Malta marks 5 years since journalist killed, seeks justice
VALLETTA, Malta (AP) — Malta on Sunday marked the fifth anniversary of the car bomb slaying of investigative journalist Daphne Caruana Galizia, with calls for justice and praise for the courage of a woman whose death shocked Europe and exposed a culture of impunity on the Mediterranean island nation.
Over 1,000 Maltese residents joined Caruana Galizia’s relatives, activists and the Maltese president of the European Parliament in a nighttime march and vigil at a makeshift memorial opposite Valletta’s law courts. Also on hand was the sister of Italy’s crusading anti-Mafia investigator, Giovanni Falcone, who was himself assassinated by the mob in a highway bombing in Sicily in 1992.
The anniversary came just two days after two key suspects reversed course on the first day of their trial and pleaded guilty to carrying out the murder. But other cases are still pending in Maltese courts and both the government and opposition leaders have called for justice to be delivered.
Caruana Galizia had written extensively about suspected corruption in political and business circles in the EU nation, and was killed Oct. 16, 2017, when a bomb placed under her car detonated as she was driving near her home. The murder shocked Europe and triggered angry protests in Malta.
A 2021 public inquiry report found that the Maltese state “has to bear responsibility” for the murder because of the culture of impunity that emanated from the highest levels of government. But as recently as last month, the Council of Europe’s commissioner for human rights had decried the “lack of effective results in establishing accountability.”
During the nighttime vigil, one of Caruana Galizia’s nieces, Megan Mallia, read out a message on behalf of her family that said the assassination of an anti-corruption investigative journalist such as her aunt “robs people of their right to understand the reality in which they live.”
The men who ended Daphne’s life knew this, she said. “They feared neither the country’s authorities, nor their own conscience. They feared the thousands of people who chose to light a candle to drive away the darkness.”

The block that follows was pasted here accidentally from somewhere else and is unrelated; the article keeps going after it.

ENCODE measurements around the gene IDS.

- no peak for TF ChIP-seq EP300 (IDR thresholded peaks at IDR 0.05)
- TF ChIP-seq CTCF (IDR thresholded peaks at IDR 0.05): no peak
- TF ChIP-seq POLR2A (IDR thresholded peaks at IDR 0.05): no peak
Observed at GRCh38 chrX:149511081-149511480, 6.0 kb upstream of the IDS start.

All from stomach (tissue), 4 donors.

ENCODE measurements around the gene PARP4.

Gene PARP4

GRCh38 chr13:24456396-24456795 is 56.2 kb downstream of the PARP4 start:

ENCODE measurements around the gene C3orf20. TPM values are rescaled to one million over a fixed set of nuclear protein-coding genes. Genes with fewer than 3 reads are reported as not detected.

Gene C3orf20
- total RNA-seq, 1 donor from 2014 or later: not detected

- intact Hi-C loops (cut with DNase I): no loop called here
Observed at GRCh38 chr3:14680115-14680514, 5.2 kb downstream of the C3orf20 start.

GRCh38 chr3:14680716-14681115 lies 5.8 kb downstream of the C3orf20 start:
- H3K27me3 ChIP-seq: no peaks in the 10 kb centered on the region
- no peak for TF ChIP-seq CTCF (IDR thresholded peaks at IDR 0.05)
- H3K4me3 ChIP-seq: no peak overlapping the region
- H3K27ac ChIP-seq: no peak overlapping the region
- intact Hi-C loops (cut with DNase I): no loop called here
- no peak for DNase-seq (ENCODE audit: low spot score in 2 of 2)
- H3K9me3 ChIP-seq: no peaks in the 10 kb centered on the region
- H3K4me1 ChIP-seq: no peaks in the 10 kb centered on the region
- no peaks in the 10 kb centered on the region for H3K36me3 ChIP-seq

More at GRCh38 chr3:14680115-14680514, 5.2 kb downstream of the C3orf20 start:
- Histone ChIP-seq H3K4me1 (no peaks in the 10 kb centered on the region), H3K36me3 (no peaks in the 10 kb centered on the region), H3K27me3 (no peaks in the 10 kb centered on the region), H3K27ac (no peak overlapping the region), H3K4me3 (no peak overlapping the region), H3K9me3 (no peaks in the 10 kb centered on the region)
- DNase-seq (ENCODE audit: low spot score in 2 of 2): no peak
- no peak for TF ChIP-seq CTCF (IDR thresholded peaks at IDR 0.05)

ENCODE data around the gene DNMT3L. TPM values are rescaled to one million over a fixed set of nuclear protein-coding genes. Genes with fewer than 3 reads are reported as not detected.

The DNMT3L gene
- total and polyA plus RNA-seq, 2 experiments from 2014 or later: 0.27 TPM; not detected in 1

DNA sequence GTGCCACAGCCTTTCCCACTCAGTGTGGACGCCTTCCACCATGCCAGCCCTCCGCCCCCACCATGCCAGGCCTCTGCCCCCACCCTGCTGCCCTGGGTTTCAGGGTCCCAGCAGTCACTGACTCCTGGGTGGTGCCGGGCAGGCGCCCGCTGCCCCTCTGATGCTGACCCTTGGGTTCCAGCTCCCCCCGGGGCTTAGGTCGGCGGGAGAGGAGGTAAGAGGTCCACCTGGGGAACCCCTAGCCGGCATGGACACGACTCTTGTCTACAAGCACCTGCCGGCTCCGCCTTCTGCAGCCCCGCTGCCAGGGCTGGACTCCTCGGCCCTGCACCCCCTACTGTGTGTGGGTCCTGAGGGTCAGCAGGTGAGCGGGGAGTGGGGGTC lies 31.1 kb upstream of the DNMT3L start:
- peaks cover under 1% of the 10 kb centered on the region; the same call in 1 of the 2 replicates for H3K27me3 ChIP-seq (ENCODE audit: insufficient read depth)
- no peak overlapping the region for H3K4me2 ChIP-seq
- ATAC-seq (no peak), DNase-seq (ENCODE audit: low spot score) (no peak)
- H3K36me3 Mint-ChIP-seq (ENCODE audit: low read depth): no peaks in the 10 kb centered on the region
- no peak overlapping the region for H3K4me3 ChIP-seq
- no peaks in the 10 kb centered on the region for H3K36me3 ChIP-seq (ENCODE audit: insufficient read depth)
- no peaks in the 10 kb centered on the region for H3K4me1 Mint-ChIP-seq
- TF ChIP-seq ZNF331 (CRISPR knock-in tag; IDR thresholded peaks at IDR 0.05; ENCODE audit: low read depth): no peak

Caruana Galizia, 53, was a top Maltese investigative journalist who had targeted people in then-Prime Minister Joseph Muscat’s inner circle whom she accused of having offshore companies in tax havens disclosed in the Panama Papers leak. She also targeted the opposition. When she was killed, she was facing more than 40 libel suits.
“Throughout her life, Daphne Caruana Galizia always followed one principle in her investigative stories: She always did what she was duty bound to do. Not what benefitted her. Not what was convenient. Not what was popular. But what was right,” the president of the EU Parliament, Roberta Metsola, told those at the vigil.
The anniversary came two days after the trial opened for brothers George Degiorgio, 59, and Alfred Degiorgio, 57, the alleged hitmen who were accused of carrying out the bombing. After several hours of the hearing, they reversed their pleas and pled guilty and were sentenced to 40 years in prison apiece. The sentencing brought to three the number of people serving time, after Vincent Muscat pleaded guilty last year for his part in the murder and was sentenced to 15 years in prison.
Yorgen Fenech, a top businessman with ties to the former government, is awaiting trial following his 2021 indictment for alleged complicity in the slaying and for conspiracy to commit murder. His arrest in 2019 sparked a series of mass protests in the country that culminated with Prime Minister Joseph Muscat’s resignation.
Fenech had entered not-guilty pleas to all charges in the pre-trial compilation of evidence. Two other men have been accused of supplying the bomb and are currently undergoing a pre-trial compilation of evidence. They have pleaded not guilty.
A self-confessed middleman, taxi driver Melvin Theuma, was granted a presidential pardon in 2019 in exchange for testimony.
Maltese Archbishop Charles Scicluna opened Sunday’s anniversary commemoration by celebrating a Mass at Bidjna church near where Caruana Galizia lived, saying killing can never be “business as usual” and stressing the need for justice, even when it makes the powerful uncomfortable.
Afterward, activists, family members and Metula presided over a silent gathering at the site of the bombing. They planted a banner reading “Justice” in the ground alongside a big poster of the journalist’s face and lay flowers in the shape of the number five. They were joined by Maria Falcone, whose brother Giovanni and his wife, as well as three bodyguards were killed by a bomb planted on a Sicilian highway on May 23, 1992.
Falcone later thanked the crowd at the vigil for coming out in such big numbers, saying their presence showed that Caruana Galizia’s murder would not be in vain.
She urged Maltese to keep it up, saying Italy had paid the price in dead because of its dreadful history of organized crime. “I want you to take our society as an example to understand what a tremendous evil the Mafia is, and the even bigger evil that is the relationship and the agreement between the Mafia and politics,” she said.
“As Giovanni used to say: ‘Do your job at any cost,'” his sister said. “Giovanni and Daphne did this, but now our job is to remember them day after day.”
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